Many studies have found links between levels of inflammatory molecules in the blood and depression or depressive symptoms. There has been less research about inflammation in the brain and its possible role in depressive illness. Improvements in positron emission topography (PET) scan technology now allow for better brain imaging that can reveal when microglia are activated. (Microglia serve as the main immune responders in the central nervous system.)
A study by researcher Jeffrey Meyer found evidence of microglial activation in several brain regions (including the prefrontal cortex, the anterior cingulate cortex, and the insula) in people in an episode of depression who were not receiving any treatments. Participants with more microglial activation in the anterior cingulate cortex and insula had more severe depression and lower body mass indexes.
Meyer, who presented this research at a scientific meeting in December, called it strong evidence for brain inflammation in depressive episodes, and suggested that treatments that target microglial activation would be promising for depression.
However, at the same meeting, researcher Erica Richards reported that she had not been able to replicate Meyer’s results. Her research, which included depressed participants both on and off medication and non-depressed participants, found that depressed participants did show more inflammation in the two brain regions she targeted, the anterior cingulate and the subgenual cortices, but this difference did not reach statistical significance, particularly when patients taking antidepressants were included in the calculations. Richards hopes that with a greater sample size, the data may show a significant difference in brain inflammation between depressed and non-depressed participants.
Studies have found that inflammatory molecules play a role in depression. A recent study by researcher Yu Sun and colleagues used data from clinical trials of anti-inflammatory drugs to show that these drugs also reduced depressive symptoms. The two drugs, which are administered either by a shot or injection into the skin, each consist of antibodies that target the inflammatory molecule IL-6. Sirukumab is being looked at as a possible treatment for rheumatoid arthritis, while siltuximab is a potential treatment for Castleman’s disease, an illness characterized by enlarged lymph nodes. As part of the clinical trials for these drugs, patients with these illnesses responded to survey questions that assessed symptoms of depression and fatigue.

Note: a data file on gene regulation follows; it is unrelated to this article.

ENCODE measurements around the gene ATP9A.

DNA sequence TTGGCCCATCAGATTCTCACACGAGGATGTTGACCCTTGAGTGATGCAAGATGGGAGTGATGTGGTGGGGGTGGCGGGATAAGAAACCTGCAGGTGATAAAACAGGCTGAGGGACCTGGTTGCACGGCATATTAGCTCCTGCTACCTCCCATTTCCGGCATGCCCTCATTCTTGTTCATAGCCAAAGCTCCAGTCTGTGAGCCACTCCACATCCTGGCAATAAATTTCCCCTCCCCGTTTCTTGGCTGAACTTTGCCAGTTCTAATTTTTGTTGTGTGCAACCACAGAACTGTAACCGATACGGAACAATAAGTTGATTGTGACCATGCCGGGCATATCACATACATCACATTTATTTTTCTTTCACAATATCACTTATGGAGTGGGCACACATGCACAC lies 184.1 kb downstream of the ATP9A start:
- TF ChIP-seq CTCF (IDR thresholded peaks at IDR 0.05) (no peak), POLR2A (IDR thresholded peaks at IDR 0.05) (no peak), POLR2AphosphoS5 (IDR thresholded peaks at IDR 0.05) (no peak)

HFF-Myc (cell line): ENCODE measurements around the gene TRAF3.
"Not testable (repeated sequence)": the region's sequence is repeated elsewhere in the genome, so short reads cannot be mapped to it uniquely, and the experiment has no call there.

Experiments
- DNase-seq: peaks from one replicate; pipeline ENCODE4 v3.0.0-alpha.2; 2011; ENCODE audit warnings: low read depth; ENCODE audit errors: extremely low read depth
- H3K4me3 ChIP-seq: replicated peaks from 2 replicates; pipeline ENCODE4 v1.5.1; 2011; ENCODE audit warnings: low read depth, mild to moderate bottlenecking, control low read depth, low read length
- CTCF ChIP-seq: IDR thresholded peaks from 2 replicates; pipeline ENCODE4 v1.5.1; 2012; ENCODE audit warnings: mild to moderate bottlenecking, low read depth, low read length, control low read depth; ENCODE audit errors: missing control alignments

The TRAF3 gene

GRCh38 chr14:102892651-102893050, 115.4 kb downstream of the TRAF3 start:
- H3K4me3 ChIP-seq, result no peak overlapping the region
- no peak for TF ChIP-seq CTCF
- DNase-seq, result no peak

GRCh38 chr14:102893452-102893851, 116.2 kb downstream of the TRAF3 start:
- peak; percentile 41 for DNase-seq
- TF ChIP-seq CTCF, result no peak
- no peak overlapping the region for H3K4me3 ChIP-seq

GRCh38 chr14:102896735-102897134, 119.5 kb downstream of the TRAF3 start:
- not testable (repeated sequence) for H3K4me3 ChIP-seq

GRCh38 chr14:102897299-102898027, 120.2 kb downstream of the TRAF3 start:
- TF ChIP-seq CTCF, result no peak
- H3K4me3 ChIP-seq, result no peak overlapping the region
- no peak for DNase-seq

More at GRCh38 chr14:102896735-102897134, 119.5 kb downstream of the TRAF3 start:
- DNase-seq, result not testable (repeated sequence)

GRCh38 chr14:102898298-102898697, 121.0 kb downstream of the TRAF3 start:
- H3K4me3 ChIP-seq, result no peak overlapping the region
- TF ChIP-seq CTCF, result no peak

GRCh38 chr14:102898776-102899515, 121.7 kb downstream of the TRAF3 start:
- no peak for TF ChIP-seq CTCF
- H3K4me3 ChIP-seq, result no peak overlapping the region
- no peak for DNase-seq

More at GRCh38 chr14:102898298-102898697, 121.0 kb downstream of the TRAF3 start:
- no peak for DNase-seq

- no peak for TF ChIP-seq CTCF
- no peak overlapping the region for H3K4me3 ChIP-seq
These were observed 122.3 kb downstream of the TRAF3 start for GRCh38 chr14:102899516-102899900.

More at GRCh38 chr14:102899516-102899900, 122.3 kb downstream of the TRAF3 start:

Among patients who reported that they have at least one depressive symptom most of the time and another symptom at least part of the time, the anti-inflammatory drugs significantly improved depressive symptoms compared to placebo. Even when the patients’ inflammatory illnesses did not respond to the anti-inflammatory treatments, their depressive symptoms did improve (symptoms of fatigue did not). An improvement in depressive symptoms was observed after 6 weeks in patients with Castleman’s disease taking siltuximab, and after 12 weeks in patients with rheumatoid arthritis taking sirukumab.
In the sirukumab study, the level of the inflammatory molecule IL-6 in participants’ blood before the study was linked to the magnitude of improvement in their depressive symptoms during the study. IL-6 is elevated in many patients with unipolar and bipolar depression. It is possible that antibodies that target IL-6 could be used to treat primary depression (in the absence of other inflammatory disorders).
Stress increases the risk of psychiatric illnesses such as major depression and post-traumatic stress disorder. Not everyone who experiences stress goes on to develop these illnesses, though. Researchers are currently trying to find out why, exploring treatments that might increase resilience and prevent mental illnesses.
Animal research is often used to study depression. Mice exposed to certain stressors behave in ways that resemble human depression—like giving up faster when they’re forced to tread water, or withdrawing from activities they once enjoyed, like eating sucrose. In a recent study by researcher Christine Denny and colleagues, mice were injected with either saline or ketamine, a rapid-acting antidepressant, and one week later they were exposed to triggers that typically produce a depressive response. Mice who received the saline injection still got depressed when, for example, they were repeatedly forced to confront a dominant mouse. But mice who received ketamine injections did better, maintaining their motivation and not showing signs of depressive behavior following the stress. The researchers concluded that ketamine may have a protective effect against stress.